Dr. Welch is the quality improvement director in the emergency department at LDS Hospital in Salt Lake City, a clinical faculty member at the University of Utah School of Medicine, faculty at the Institute for Healthcare Improvement and the Urgent Matters Project for the Robert Woods Johnson Foundation, a quality improvement consultant to Utah Emergency Physicians, and a member of the Emergency Department Benchmarking Alliance.
Not surprisingly, patients have very definite ideas about what they like and don't like about our behavior, dress, manners, and communication skills. Using this information could help emergency physicians who find patient interactions difficult and improve patient encounters for all of us.
A number of physician attributes and behaviors have been studied and deserve mention. Does the gender of the physician affect patient satisfaction? The simple answer is yes and no. Female physicians are positively associated with women's satisfaction in the ED (J Gen Intern Med 2001;16:218), and this can be factored into physician assignments, especially where more invasive examinations and procedures are required on female patients, particularly adolescents or those whose religious background makes interacting with male physicians difficult.
Patients and specialists who interact with the ED have definite preferences for the appearance of emergency physicians. Although patients were more tolerant of casual dress than other physicians, half of patients said they prefer to see their emergency physician in a white lab coat, and 18 percent did not like scrubs. Physicians and patients alike disliked jeans and sandals, and they didn't like ribbons and ruffles, excessive jewelry, and long fingernails either. (Ann Emerg Med 1989;18:145.)
In another study, patients had the highest confidence in images of physicians dressed in scrubs with a white lab coat and the least confidence in images of physicians dressed casually. (Am J Obstet Gynecol 2002;190:1484.)
While patients mistakenly remembered whether their physician was wearing a tie 30 percent of the time, they did correlate wearing a tie with a positive impression of the physician. Although this did not affect their impressions of the care they received, they preferred a physician in a tie. (J Emerg Med 1998;16:541.) Handing a patient a business card also correlated with enhanced patient satisfaction. (Am J Emerg Med 1994;12:125.)
Patients also want their emergency physicians to call them by name, and while most physicians addressed patients by surname, almost half of patients expressed a preference for being called by their first names. (Ann Emerg Med 1989;18:145.) Another study concluded that physicians cannot reliably predict how a patient wants to be addressed so a more formal approach may be best. (J Am Board Fam Prac 1992;5:517.) In any case, patients like formal introductions from each staff member on their care team.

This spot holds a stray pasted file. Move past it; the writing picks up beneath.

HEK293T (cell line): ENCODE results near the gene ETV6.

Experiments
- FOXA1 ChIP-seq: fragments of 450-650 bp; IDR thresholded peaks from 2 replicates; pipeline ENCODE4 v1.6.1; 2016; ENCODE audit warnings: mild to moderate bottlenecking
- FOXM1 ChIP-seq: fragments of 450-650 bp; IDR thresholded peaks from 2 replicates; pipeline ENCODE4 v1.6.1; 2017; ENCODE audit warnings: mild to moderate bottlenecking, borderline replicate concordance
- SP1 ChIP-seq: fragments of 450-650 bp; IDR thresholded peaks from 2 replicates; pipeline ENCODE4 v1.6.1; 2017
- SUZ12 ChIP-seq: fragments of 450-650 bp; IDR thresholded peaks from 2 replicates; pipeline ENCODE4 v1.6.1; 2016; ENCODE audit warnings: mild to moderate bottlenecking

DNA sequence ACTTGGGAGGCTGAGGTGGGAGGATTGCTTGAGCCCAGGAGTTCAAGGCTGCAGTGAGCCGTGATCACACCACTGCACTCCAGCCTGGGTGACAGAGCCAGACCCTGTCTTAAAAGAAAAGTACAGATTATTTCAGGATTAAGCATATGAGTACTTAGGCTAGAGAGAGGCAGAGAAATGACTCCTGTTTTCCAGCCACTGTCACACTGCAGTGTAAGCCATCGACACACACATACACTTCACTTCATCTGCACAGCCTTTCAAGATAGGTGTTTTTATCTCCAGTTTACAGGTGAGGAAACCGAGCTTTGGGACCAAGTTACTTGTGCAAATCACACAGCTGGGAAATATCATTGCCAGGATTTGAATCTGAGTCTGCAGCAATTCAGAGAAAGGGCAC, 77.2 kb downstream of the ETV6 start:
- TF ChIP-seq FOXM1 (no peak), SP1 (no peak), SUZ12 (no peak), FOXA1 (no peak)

Perceived technical skill correlates well with positive perceptions of staff (Hosp Health Serv Admin 1996;41:515), and perceived good technical skills have been found in two studies to be the best predictor of global satisfaction (Health Care Manager Rev 1995;20:7; J Emerg Med 1996;14:679), even more than bedside manner! This may be a troublesome realization for emergency physicians at our nation's teaching hospitals.
If technical skill is highly correlated with patient satisfaction and an enhanced patient experience, should we have the least experienced among us learning their technical skills on ED patients? The data on this topic are somewhat mixed. One study found that ED patients would allow medical students to perform simple noninvasive procedures such as starting IVs, placing splints, and suturing. (Acad Emerg Med 2002;9:495.)
Another study, however, concluded that patients are reluctant to have medical students perform a first procedure on them, and many would not allow medical students to perform some procedures at all. (Acad Emerg Med 2002;10:1329.) This presents dilemmas in medical education and informed consent. This may be an area where scripting could help, and guidelines for effectively enrolling patients in such learning encounters may need to be set for teaching hospitals.
Next month: How do emergency physicians' technical skills, including pain management, affect patient satisfaction?
PHYSICIANS' APPEARANCE AND PATIENT SATISFACTION
▪ Female patients prefer and feel more comfortable with female physicians.
▪ Patients prefer their physicians to wear a white lab coat. Leave the jeans and sandals at home.
▪ Patients dislike ruffles and ribbons, excessive jewelry, and long nails.
▪ Patients have more positive perceptions of male physicians who wear ties.
▪ Patients want everyone on the emergency care team to introduce himself formally.
▪ A simple, inexpensive business card handed to the patient correlates with enhanced patient satisfaction.